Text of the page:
A new KIDS COUNT policy report released by the Annie E. Casey Foundation, “A Shared Sentence,” said millions of children in the United States have an incarcerated parent and, as a result, struggle with emotional and financial instability.
One out of every 14 children in Washington State has at least one parent who is or has been incarcerated. These 109,000 kids’ counterparts nationwide total 5.1 million—a conservative estimate. The number of children affected by incarceration in Washington is 6.5 times greater than the number of inmates in the state’s 12 correctional centers.
According to “A Shared Sentence: The Devastating Toll of Parental Incarceration on Kids, Families and Communities,” the number of children with a father in prison nearly doubled between 1991 and 2007, and those with a mother behind bars more than doubled. Compared with their white peers, black and Latino kids are seven and three times more likely, respectively, to have lost a parent, even temporarily, to the prison system, the report also finds.
These conditions are a product of inequitable policies and practices, from school discipline to policing to parole. As a result, communities of color pay a disproportionate share of the social cost of incarceration, said Paola Maranan, executive director of the Children’s Alliance.
“The prison system is a destabilizer of children and their futures, particularly the futures of children of color,” Maranan said. “We must reject the policies that lead to the over-incarceration of people of color. Until we do, we need public policies that ensure continuity of care, economic security and an intact emotional bond between children and parents from all walks of life—so that all kids have real opportunity and a chance to thrive.”
In Washington State, lawmakers made some progress this past legislative session to lessen the harm done to children whose parents have been incarcerated.
House Bill 1390 sought to stop or restrict the accrual of interest on an inmate’s prison-associated fines or fees, and to allow judges to consider living expenses and other responsibilities, including child support, when deciding whether to sanction an individual for not paying legal financial obligations. While H.B. 1390 passed the state House, it did not receive a vote in the Senate.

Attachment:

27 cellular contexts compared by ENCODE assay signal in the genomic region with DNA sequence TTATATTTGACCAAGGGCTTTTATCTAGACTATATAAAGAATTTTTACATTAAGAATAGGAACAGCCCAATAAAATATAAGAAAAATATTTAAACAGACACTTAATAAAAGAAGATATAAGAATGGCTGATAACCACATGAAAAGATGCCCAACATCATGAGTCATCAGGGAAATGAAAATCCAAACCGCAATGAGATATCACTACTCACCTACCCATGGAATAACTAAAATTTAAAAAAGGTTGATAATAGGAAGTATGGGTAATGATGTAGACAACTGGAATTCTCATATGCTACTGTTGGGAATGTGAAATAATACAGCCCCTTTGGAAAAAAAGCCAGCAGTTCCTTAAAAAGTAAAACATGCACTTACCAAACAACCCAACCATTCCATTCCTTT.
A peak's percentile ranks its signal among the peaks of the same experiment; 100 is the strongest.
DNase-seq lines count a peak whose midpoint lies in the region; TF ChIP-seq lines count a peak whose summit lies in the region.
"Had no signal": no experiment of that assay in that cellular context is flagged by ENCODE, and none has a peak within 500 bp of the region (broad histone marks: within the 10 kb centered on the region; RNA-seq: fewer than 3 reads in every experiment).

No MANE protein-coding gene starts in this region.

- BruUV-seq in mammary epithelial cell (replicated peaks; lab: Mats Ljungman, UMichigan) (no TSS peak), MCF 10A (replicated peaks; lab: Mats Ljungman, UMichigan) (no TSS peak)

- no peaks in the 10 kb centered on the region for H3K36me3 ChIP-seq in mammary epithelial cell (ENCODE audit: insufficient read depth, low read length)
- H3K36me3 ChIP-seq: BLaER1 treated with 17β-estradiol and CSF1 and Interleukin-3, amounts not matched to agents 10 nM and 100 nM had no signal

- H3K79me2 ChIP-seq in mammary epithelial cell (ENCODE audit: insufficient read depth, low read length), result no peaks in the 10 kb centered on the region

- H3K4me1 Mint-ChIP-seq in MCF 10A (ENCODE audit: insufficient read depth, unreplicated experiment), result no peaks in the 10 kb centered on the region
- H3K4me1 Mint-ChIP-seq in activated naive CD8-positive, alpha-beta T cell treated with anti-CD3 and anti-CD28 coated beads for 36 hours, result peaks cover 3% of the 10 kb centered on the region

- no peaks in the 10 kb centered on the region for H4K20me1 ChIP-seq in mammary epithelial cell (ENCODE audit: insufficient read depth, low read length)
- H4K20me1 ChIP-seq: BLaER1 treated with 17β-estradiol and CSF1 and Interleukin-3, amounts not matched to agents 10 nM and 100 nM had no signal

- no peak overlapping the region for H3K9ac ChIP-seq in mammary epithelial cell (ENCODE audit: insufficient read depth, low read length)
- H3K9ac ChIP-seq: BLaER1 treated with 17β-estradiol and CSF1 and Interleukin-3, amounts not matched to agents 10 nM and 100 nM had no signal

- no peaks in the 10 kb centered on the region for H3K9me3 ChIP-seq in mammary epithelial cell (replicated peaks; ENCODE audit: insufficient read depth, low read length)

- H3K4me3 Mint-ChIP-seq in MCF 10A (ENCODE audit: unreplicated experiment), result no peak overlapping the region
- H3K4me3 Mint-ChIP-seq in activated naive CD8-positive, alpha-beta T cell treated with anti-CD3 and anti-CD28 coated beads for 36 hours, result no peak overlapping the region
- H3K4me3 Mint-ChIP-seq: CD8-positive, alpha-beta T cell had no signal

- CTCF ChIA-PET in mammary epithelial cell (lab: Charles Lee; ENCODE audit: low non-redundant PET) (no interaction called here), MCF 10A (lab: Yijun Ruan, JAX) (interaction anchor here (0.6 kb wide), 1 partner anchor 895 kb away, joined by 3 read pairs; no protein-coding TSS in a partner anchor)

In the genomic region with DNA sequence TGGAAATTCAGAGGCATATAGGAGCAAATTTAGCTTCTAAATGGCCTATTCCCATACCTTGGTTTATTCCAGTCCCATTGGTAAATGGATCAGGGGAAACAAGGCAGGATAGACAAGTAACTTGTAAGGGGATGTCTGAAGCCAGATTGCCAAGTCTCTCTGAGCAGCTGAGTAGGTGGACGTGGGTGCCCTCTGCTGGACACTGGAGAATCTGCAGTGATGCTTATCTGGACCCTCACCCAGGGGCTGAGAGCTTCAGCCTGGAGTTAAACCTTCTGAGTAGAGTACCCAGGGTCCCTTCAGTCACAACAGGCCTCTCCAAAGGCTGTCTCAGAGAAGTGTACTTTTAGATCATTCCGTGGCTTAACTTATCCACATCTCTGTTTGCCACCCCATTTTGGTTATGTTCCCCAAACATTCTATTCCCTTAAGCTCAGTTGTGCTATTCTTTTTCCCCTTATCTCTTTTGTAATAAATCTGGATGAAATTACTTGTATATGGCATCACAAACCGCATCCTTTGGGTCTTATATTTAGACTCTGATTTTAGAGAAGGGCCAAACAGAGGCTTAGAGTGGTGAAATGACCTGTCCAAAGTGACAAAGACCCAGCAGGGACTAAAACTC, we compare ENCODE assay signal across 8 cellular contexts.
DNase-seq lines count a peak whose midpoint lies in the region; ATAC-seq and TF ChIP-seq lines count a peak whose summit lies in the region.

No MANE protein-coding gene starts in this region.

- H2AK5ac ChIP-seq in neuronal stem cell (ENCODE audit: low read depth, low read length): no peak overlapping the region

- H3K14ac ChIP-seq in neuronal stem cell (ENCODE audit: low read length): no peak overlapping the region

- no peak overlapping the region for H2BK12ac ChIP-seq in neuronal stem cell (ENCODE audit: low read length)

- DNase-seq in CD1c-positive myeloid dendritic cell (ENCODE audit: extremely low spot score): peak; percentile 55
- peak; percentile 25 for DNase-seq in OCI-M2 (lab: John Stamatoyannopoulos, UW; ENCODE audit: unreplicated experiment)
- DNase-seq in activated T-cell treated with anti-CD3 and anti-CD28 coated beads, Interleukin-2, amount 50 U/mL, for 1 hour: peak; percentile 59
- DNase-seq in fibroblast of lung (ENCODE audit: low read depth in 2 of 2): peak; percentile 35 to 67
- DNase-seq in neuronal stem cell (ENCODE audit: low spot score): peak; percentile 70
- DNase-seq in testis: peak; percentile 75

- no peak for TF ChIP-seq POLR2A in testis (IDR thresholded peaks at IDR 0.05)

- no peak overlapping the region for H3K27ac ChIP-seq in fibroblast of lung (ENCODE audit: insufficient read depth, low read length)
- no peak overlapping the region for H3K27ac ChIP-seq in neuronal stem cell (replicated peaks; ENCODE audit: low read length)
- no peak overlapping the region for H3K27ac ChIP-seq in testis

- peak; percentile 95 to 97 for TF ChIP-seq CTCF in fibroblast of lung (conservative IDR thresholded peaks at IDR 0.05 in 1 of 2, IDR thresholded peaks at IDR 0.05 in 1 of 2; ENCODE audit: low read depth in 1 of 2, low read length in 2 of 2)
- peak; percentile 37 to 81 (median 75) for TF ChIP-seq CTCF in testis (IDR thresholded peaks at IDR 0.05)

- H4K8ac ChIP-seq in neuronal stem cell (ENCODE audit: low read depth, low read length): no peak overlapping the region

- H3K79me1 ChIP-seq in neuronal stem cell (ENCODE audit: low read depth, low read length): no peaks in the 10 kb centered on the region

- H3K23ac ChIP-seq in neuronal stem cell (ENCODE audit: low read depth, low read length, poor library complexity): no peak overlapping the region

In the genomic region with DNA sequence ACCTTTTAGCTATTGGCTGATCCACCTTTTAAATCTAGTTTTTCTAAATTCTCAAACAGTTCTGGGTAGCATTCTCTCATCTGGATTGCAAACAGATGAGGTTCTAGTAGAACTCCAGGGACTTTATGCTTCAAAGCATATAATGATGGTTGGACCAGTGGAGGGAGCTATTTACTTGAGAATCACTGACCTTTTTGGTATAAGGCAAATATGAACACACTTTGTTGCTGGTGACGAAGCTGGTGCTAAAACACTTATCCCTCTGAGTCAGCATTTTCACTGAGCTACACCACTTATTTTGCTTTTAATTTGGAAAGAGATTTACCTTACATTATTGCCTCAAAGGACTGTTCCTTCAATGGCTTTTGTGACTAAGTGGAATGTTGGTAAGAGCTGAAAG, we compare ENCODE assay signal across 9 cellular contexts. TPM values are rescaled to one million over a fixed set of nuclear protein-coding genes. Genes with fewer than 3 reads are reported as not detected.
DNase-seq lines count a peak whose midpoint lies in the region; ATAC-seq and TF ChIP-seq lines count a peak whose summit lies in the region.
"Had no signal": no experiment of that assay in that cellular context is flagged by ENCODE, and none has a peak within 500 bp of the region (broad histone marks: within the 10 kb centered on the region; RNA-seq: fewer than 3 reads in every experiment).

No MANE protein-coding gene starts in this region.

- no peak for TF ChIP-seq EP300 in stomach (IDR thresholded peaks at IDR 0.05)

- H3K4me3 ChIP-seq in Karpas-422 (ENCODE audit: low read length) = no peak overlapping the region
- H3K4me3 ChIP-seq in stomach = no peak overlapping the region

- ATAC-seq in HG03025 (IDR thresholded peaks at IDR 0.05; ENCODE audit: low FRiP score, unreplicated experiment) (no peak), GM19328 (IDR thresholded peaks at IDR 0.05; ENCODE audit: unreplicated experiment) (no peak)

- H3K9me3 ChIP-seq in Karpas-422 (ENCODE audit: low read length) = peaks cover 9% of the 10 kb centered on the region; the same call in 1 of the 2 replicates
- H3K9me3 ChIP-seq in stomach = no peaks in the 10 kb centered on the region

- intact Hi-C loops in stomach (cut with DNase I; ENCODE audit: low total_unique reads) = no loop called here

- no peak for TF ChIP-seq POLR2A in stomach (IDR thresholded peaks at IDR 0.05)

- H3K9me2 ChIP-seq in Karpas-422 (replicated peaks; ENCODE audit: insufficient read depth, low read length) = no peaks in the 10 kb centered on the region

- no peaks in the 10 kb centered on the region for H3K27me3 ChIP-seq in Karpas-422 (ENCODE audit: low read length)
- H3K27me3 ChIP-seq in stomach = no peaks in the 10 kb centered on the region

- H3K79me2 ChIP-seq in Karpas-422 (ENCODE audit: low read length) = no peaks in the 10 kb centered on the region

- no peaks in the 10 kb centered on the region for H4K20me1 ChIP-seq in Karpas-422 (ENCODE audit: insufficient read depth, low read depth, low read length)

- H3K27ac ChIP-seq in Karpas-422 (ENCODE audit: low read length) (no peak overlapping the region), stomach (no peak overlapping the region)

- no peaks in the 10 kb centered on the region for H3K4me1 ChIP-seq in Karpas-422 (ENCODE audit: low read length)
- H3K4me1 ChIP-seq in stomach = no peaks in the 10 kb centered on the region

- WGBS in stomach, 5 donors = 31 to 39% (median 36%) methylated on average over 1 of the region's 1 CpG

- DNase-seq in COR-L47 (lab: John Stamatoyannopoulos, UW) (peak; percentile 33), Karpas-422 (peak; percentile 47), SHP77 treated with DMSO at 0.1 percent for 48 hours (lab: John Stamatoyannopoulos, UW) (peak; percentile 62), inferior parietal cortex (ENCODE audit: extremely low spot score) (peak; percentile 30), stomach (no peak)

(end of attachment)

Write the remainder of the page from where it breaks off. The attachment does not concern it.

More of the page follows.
The House and Senate unanimously passed a law allowing formerly incarcerated adults to petition a court for a Certificate of Restoration of Opportunity that would become part of the adult’s record—showing potential landlords and employers that an ex-offender has fulfilled his sentence and is paying off (or has paid off) associated fines. Placed among the personal records maintained by law enforcement, a Certificate of Restoration of Opportunity would improve an ex-offender’s opportunities for employment and housing.
Nationally, the Casey Foundation calls for judges, community organizations, and state and local governments to enact commonsense policies that protect children who have experienced the loss of a parent to the prison system from the adverse financial, health and developmental consequences. The report recommends:
- Judges consider the impact on kids and families when making sentencing decisions about where parents will be confined.
- States invest in prison education and training for in-demand jobs.
- States and localities ensure that qualified job seekers are evaluated on their merits first.
- State officials make health coverage and care available to newly released, eligible ex-offenders.
“Our nation’s overreliance on incarceration has left millions of children poorer, less stable and emotionally cut off from the most important relationship of their young lives,” says Patrick McCarthy, president and CEO of the Casey Foundation. “We are calling on states and communities to act now, so that these kids—like all kids—have equal opportunity and a fair chance for the bright future they deserve.”